/ Published November 22, 2011
Aces High: The Heroic Saga of the Two Top-Scoring American Aces of World War II by Bill Yenne. Berkley Caliber, 2009, 368 pp.
Bill Yenne, a prolific writer, was born in 1949 and graduated from the University of Montana. The title of his book Aces High: The Heroic Saga of the Two Top-Scoring American Aces of World War II might suggest that he writes for the popular market, and the widely diverse books he has produced support that idea. This is not to suggest that Yenne’s writing is weak and his grasp of air history imperfect. On the contrary, he writes quite well, only rarely making a historical error in the book under consideration. He has published works on Alexander the Great, the history of beer, and Sitting Bull, not to mention airpower subjects. The catalog of the academic library at Air University lists 17 of his books. Clearly, he must read at blazing speed and write briskly with good style. Nevertheless, I do not recommend that Aces High occupy a high place on the reading lists of current Airmen.
Yenne tells an adventure story about P-38 pilots Richard Bong and Thomas McGuire—two leading American aces, both of them recipients of the Medal of Honor—who flew in the Southwest Pacific and died at age 25. The author injects some human interest into the story by discussing their personal lives in training as well as their wartime loves. Gen George Kenney, Douglas MacArthur’s air commander, took a personal interest in both heroes; in fact, he wrote a biography of Bong after the war.
The book concentrates almost wholly on operational history at the tactical level, tending toward a sortie-by-sortie description of the work of both pilots, set in a story of competition between the two for the title of America’s leading ace. Doubtless, some rivalry did exist, but here it dominates the tale. Modern expeditionary warriors will find little to enhance their understanding of tactical principles, logistics, campaign strategy, surface operations at sea and on the ground, and air support of the latter. The problems of higher command and the difficulties of imposing unity of command in the Pacific are worthy of study but receive no attention in this work—as is the case with the air campaign in the Southwest Pacific, one of the primary sources of modern tactical air doctrine. Aces High is an adventure story, pure and simple. McGuire died in combat near the end of the war, and Bong in a jet crash in California not long after he returned home—tragic endings that enhance the book’s value in the popular market.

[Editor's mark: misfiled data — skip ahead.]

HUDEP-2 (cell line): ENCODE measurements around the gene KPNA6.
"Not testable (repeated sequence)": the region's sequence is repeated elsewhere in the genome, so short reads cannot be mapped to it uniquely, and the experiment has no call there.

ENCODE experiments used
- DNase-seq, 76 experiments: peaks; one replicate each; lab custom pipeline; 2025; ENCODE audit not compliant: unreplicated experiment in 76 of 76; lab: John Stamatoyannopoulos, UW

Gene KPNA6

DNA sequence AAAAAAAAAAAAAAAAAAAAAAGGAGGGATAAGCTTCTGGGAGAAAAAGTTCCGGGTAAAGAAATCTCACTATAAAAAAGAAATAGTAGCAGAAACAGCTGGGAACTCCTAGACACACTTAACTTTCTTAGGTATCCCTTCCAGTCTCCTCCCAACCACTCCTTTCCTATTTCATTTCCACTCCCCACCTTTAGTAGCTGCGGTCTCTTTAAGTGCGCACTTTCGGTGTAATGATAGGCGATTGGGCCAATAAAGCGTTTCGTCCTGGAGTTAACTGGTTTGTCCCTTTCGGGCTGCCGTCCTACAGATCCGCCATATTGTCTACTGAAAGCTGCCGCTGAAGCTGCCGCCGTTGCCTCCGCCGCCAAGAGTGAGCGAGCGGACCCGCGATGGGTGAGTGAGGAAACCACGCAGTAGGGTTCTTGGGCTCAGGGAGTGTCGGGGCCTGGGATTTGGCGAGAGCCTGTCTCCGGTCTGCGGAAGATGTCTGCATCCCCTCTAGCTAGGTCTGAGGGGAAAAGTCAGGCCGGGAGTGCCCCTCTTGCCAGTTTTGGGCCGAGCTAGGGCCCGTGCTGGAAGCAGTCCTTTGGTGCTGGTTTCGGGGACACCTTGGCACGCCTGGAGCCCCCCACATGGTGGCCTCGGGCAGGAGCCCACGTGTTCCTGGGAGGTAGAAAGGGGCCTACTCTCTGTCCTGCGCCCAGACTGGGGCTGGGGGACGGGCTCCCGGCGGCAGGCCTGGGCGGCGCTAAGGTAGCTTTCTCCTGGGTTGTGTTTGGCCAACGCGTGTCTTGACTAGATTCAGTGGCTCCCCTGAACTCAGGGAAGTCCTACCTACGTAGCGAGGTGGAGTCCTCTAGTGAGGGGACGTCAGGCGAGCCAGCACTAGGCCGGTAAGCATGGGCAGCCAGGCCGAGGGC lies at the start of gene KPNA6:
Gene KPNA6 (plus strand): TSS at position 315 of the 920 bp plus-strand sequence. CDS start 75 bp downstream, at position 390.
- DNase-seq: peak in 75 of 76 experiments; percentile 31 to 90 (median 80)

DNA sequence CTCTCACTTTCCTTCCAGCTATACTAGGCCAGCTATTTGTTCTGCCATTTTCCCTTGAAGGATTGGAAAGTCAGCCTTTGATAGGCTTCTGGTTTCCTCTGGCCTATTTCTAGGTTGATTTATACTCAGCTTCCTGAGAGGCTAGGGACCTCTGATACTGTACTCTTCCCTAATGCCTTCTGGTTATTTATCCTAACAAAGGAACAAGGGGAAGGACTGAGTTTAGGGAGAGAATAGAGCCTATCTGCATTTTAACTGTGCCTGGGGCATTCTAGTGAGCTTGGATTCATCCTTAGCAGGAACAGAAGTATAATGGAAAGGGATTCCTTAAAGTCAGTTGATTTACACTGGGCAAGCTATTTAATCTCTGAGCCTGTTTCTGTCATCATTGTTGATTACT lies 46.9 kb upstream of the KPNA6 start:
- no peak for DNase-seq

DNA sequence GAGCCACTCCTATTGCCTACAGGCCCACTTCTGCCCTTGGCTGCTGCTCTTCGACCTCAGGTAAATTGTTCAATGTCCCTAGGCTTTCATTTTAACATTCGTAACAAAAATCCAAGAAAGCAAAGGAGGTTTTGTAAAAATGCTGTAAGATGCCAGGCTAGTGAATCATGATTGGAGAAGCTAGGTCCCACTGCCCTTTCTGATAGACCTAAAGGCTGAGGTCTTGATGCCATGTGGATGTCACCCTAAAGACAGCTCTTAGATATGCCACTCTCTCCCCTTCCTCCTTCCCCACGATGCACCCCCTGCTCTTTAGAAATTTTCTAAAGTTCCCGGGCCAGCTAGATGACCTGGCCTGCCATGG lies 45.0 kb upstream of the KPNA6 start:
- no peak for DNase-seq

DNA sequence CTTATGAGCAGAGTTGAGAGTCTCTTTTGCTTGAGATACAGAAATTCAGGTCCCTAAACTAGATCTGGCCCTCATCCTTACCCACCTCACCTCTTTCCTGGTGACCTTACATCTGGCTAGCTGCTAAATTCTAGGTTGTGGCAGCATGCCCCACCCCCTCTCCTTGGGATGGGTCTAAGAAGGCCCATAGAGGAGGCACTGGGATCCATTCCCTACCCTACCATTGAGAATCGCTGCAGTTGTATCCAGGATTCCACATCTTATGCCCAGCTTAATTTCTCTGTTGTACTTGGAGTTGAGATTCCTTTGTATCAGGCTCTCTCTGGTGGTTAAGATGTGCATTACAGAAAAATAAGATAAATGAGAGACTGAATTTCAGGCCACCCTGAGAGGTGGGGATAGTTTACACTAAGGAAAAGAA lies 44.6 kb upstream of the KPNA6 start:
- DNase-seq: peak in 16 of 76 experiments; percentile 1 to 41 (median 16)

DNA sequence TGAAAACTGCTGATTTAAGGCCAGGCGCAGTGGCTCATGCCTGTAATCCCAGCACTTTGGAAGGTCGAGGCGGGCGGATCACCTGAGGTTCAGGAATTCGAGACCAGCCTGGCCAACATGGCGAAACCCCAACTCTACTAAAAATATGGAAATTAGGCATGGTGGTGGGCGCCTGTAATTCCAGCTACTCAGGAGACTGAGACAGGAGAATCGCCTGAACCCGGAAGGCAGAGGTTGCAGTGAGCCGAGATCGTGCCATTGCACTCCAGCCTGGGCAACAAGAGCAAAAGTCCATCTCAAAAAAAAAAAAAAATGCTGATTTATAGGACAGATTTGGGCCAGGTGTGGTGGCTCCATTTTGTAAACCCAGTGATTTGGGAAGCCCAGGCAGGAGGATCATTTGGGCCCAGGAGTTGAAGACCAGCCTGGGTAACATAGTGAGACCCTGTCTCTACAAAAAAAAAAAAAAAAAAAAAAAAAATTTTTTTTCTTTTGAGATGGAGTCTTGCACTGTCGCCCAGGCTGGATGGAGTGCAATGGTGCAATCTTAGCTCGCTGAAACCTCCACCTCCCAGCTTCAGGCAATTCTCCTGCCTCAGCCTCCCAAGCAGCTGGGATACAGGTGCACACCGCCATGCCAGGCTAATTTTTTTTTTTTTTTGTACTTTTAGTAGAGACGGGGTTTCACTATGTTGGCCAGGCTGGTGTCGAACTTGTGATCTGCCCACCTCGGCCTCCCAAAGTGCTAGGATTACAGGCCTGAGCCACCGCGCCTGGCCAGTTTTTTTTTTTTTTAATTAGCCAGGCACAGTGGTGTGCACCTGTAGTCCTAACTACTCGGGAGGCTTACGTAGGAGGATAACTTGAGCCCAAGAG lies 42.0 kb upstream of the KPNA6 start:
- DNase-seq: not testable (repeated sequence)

Readers who wish to further their professional education should bypass Aces High. For those reading for recreation, then it is worthy up to a point, but the long recitation of individual sorties does become wearing. Readers might be better served by General Kenney’s own books, on which Yenne heavily depends (General Kenney Reports: A Personal History of the Pacific War [1949, 1997] and Dick Bong: Ace of Aces [1960, 1980]), or by Thomas Griffith’s wartime biography of Kenney, MacArthur’s Airman: General George C. Kenney and the War in the Southwest Pacific (1998).
Dr. David R. Mets
"The views expressed are those of the author(s) and do not reflect the official policy or position of the US government or the Department of Defense."